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Wednesday, July 17, 2024
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    HomeLifestyleKaren Telleen-Lawton: Prime Time for Music | Homes & Lifestyle

    Karen Telleen-Lawton: Prime Time for Music | Homes & Lifestyle

    My home is deep within you, and I’ve got my own place in your soul,

    Now when I look out through your eyes,

    I am young again even though I’m growing old.

    Bruce Johnston captured the amazing power of music in his 1975 hit song, sung by Barry Manilow.

    Music manages to reach the core of our innermost thoughts and emotions, sidestepping the conscious parts of our brains. We are moved by music our whole lives, from lullabies to uplifting hymns or a mournful bugle at life’s departure. In between, music can quickly bring you to tears of joy or sadness: it makes our emotions accessible.

    All of us make music, whether it’s playing a traditional Western or Eastern instrument, drumming on the steering wheel, or singing in the shower.

    Children are often encouraged to play music for enjoyment and its benefits to the brain, but musical training is sadly scarce in schools these days. My husband learned to play the flute in grade school to be different and surrounded by girls!

    Humans aren’t the only music makers, of course. We’re familiar with birdsong, but other animals also produce song in the familiar way, defined as “musical modulations of the voice.”

    Whales, frogs, mice, antelope squirrels, Mexican free-tailed bats, and toad fish all sing using their vocal cords.

    Some animals make music in other ways, such as katydids and crickets, which sing with wing movements. Cicadas have a set of two true percussion organs located in their abdomens.

    The pandemic affected music-making in positive and negative ways. The silver lining for some was more music in their lives.

    People spent more time outdoors, becoming aware of the bird song. We listened to our neighbors practice instruments outside.

    I looked forward to Monday and Thursday afternoons when instrumental tunes would fly up my canyon from a group composed of a guitar, keyboard, saxophone, and occasional vocals.

    In the foothills, Rattlesnake Canyon hikers were treated to periodic violin jam sessions in the excellent acoustics under the bridge.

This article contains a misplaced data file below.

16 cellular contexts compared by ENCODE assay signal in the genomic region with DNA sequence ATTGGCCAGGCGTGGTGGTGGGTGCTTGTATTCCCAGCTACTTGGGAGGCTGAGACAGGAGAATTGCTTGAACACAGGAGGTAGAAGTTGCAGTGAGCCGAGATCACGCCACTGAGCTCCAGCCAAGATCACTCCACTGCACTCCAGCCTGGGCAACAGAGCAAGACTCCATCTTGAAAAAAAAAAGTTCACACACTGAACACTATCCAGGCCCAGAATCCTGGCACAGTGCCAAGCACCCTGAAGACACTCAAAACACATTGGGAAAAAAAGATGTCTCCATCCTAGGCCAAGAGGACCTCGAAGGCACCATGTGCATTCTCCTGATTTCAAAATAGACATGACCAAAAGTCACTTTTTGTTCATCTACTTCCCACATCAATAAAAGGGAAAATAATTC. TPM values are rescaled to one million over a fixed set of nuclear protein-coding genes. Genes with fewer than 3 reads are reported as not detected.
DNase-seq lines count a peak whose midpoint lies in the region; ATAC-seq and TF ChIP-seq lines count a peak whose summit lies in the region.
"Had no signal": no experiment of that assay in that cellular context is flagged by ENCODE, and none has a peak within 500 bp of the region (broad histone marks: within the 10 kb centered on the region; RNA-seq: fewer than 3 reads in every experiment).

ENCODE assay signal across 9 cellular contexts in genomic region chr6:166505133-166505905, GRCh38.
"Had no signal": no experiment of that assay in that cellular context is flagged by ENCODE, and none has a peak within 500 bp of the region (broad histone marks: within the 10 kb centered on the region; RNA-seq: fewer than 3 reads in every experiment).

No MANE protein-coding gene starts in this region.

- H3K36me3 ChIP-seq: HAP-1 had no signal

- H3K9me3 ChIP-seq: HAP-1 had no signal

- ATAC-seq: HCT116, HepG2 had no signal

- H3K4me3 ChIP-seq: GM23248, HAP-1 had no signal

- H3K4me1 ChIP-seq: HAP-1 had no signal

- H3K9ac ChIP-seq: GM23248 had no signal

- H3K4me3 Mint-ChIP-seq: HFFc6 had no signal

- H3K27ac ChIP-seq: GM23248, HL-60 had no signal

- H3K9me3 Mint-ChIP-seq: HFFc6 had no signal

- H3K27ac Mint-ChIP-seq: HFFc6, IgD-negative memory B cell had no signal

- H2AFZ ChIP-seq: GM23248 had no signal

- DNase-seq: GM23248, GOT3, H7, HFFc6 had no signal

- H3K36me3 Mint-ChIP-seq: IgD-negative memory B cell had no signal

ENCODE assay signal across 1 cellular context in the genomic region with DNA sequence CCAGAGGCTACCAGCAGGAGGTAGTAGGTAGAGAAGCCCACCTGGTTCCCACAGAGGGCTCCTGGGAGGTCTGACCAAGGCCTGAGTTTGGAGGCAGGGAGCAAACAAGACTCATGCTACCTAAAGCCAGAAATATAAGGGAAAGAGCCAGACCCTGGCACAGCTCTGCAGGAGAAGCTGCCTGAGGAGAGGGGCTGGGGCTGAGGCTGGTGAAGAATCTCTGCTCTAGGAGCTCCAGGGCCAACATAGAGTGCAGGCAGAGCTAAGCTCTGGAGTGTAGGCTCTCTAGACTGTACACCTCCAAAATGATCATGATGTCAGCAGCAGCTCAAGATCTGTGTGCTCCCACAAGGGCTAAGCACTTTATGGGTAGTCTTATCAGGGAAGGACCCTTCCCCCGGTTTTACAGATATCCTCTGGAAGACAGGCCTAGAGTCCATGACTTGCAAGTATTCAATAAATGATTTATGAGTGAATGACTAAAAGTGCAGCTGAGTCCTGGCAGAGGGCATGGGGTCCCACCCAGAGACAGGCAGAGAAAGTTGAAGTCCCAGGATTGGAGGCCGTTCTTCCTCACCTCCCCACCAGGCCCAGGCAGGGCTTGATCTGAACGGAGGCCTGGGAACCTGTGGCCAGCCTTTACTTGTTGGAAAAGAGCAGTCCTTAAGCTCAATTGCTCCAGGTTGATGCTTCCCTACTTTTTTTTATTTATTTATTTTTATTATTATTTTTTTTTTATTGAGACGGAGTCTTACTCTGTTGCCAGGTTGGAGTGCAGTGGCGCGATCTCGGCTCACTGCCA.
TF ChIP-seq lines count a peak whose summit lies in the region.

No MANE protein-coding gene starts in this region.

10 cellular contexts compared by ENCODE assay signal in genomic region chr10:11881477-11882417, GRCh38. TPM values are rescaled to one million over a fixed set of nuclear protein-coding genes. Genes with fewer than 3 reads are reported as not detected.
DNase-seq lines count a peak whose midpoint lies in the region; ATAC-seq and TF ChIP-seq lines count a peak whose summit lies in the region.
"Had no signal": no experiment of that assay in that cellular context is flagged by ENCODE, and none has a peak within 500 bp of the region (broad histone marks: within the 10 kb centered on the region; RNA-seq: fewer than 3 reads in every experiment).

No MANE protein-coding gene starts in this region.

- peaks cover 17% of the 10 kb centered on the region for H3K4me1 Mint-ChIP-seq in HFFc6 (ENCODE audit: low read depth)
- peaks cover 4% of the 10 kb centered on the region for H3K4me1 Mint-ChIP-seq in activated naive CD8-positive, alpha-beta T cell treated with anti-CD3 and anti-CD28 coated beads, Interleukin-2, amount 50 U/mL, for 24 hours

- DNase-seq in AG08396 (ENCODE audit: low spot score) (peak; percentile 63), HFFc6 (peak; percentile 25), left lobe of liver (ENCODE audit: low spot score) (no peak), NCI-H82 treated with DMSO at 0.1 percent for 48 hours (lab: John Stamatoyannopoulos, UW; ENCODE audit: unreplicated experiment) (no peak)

Bands, orchestras, and choirs suffered the pandemic hazards of indoor spaces with large groups of people and aerosols flying. The Granada, Arlington, Lobero, and other public spaces went silent. The Santa Barbara Symphony’s Music Van for third-grade students became virtual.

    Prime Time Band, a 27-year Santa Barbara tradition for adults aged 40 and up, was a muted, zoom-only affair for nearly a year and a half.

    Then new conductor Dr. Paul Mori steered us to practice at the Music Academy of the West. Now the band is gearing up for our first free public concert since the pandemic — at San Marcos High School on June 5, at 2 p.m.

    Prime Time Band members know the power of music to make us young again. Whether youthful memories bring us to the Beatles, Elton John, Nirvana, Andrew Lloyd Webber, or Celine Dione, music draws us into ourselves and outward, to our shared experiences.

    Bruce Johnston, who has played and sung with the Beach Boys for over half a century, said it best:

    My music makes you dance, it gets your spirit to take a chance,
    And if the music’s from the heart, it’s a real fine way to start,
    It’s from me, it’s to you, it’s from you, it’s to me,
    It’s a world-wide symphony.

    Karen Telleen-Lawton is an eco-writer, sharing information and insights about economics and ecology; finances and the environment. Having recently retired from financial planning and advising, she spends more time exploring the outdoors – and reading and writing about it.

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